Designing customer persona profiles with matching names and personalities is one way to achieve this.
Say, for example, Tina is 35 years old; she’s into new technology and is tech-savvy enough to follow video tutorials on her own. Whereas 42-year old John needs clear instructions on a web page to be able to follow.
Although everyone is unique, these personas can guide your team to recognize and understand each customer better. This step is critical in becoming truly customer-centric.
If you would like a handy reference sheet that will assist you in better understanding your customer, then download this here.
Establishing an Emotional Connection
“It’s not what you say; it’s how you say it.”
You and your team can achieve memorable customer experiences when you know how to create an emotional connection with a customer. Making kind and unexpected gestures goes a long way.
One of the best examples comes from the shoe company, Zappos.
A customer was late on returning a pair of shoes due to her mother passing away. When the company found out what happened, they had a courier pick up the shoes for free and waived the standard return costs.
But they did not stop there. The following day, they sent the customer a bouquet of flowers with a note expressing their condolences.
Consumer research has found that more than 50 percent of experiences are based on their emotional connection during the time of the transaction.
This goes to show that emotion shapes the attitudes that drive these decisions.
When customers remember how they feel, when they use a service or product and they become emotionally attached, they tend to be more loyal to the brand. A company that optimizes the emotional connection significantly outperforms its competitors.
According to a 2015 Harvard Business Review study, customers who are emotionally engaged are at least three times more likely to recommend your services or products, and the probability of them re-purchasing increases.
These customers are less price sensitive, in fact, the study states that they would defect only if the discount is more than 20 percent.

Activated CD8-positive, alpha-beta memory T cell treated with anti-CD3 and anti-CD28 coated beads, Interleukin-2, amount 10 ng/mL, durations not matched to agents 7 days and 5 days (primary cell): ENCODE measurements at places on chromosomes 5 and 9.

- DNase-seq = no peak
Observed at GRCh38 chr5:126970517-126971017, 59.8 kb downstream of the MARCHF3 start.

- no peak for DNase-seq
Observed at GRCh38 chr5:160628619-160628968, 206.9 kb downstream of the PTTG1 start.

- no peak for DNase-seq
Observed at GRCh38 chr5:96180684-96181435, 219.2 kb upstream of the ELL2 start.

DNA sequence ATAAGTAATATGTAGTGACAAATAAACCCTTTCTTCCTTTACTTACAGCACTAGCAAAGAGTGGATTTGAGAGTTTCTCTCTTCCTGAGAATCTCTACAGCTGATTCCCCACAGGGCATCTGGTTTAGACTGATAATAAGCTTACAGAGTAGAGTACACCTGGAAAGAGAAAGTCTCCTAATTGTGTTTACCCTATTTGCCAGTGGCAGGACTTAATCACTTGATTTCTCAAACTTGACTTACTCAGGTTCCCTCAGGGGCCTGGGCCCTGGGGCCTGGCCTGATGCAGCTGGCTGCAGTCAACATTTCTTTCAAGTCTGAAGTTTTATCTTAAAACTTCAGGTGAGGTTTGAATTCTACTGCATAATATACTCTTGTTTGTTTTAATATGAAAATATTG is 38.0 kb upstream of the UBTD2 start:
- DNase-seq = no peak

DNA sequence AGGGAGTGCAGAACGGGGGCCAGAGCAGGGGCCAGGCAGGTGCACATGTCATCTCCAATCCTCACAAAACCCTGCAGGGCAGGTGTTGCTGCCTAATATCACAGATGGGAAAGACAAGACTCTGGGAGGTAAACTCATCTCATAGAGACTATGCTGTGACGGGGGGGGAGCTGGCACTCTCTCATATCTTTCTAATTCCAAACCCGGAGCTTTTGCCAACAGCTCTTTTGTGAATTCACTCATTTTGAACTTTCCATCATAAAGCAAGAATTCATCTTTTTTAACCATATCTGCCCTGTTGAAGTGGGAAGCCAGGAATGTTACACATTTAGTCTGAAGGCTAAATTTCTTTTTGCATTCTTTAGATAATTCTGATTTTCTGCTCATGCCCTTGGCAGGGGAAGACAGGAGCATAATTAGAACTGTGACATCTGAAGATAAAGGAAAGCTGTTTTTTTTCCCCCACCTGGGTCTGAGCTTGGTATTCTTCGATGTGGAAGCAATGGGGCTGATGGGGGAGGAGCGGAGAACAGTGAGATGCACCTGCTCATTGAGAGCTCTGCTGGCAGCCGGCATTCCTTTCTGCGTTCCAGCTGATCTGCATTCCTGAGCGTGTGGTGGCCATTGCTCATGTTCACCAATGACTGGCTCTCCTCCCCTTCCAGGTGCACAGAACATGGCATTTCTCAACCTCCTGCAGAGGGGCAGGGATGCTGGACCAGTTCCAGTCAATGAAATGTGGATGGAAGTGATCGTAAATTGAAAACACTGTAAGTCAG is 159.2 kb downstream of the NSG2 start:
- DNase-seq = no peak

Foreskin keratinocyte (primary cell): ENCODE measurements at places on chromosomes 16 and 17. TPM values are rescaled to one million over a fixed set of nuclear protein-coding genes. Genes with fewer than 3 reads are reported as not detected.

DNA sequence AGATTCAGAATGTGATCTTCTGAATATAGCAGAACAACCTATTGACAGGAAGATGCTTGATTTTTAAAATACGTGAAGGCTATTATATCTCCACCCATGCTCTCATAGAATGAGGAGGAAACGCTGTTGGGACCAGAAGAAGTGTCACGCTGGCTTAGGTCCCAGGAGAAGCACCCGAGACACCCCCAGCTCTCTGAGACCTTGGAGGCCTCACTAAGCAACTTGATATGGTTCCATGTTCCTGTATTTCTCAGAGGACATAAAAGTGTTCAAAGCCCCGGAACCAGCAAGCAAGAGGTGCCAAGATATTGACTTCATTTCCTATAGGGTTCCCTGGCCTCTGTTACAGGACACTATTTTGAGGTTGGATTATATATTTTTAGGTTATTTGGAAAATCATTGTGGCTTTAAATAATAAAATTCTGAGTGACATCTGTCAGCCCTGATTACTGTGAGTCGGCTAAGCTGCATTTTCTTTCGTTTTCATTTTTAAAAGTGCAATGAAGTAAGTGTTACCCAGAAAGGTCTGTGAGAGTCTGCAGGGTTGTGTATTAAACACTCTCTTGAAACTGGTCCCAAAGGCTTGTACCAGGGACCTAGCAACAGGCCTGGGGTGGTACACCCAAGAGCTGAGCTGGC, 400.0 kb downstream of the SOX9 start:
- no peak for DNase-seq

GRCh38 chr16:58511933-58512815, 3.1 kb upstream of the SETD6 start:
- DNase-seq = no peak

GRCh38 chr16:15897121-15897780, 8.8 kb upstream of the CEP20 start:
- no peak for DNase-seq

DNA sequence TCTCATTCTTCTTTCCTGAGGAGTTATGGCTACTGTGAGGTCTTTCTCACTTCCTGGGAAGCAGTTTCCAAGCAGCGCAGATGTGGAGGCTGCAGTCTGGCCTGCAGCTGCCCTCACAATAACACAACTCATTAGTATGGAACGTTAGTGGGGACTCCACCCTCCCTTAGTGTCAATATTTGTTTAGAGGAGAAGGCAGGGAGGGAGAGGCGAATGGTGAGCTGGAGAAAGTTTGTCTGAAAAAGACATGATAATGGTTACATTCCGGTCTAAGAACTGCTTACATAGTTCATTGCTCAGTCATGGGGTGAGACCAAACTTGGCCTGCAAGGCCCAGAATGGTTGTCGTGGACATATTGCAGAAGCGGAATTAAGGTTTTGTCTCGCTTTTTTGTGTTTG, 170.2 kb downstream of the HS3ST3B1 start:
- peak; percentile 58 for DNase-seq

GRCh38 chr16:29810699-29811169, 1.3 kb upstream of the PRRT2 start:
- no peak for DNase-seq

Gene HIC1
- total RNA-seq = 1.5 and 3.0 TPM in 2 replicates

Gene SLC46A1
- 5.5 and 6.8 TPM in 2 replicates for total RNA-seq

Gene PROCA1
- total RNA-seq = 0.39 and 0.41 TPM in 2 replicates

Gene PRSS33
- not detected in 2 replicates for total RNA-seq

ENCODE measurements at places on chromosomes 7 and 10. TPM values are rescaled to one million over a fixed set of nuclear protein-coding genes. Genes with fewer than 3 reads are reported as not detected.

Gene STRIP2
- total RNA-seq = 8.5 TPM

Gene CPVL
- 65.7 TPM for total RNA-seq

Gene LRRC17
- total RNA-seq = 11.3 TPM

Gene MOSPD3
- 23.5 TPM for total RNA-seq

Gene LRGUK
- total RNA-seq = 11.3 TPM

Calling them by their name.
Another meaningful detail that adds to your customer’s experience, is greeting them by name. Nothing beats receiving a warm, friendly greeting to makes someone feel more special.
Being Considerate and Appreciative.
Have you considered what else you could offer to supplement your customer needs? For example: Offer a free demonstration of how to use something they bought from you. Or, simply opening the doors for them as they go leave a favourable impression in their books.
Christmas and anniversary dates, such as birthdays, or when they started their business or the date they started to buy from you, are all valuable date to show off your appreciation to your customer.
A small trinket, a telephone call, a bunch of flowers can mark a permanent smile in our customer’s hearts.
Remember, there is more than one business that does what you do. And making your customers feel valued is a meaningful experience that can make you stand out.
The smallest things DO matter.
Many businesses focus on the big things that seem to draw their constant attention. But often fail to notice the smaller details that often have a substantial impact on their customers.
Especially for smaller businesses, they have the tendency to cut out the smaller details when times get tough. And, that is a big mistake. This is often driven by a scarcity in human resources. Also, the fact that these scarce resources often have to wear many hats in the business.
An effective strategy is what all businesses, small and large, need.
A strategy that adds both values to your customer and differentiates you from your competitors.
Creating a culture that thrives on providing an outstanding Customer Experience is one of the necessary fundamentals in creating a GREAT Business.
If you would like assistance in your business to develop a strategy based on Customer Experience, click the link below.
Contact Sean Foster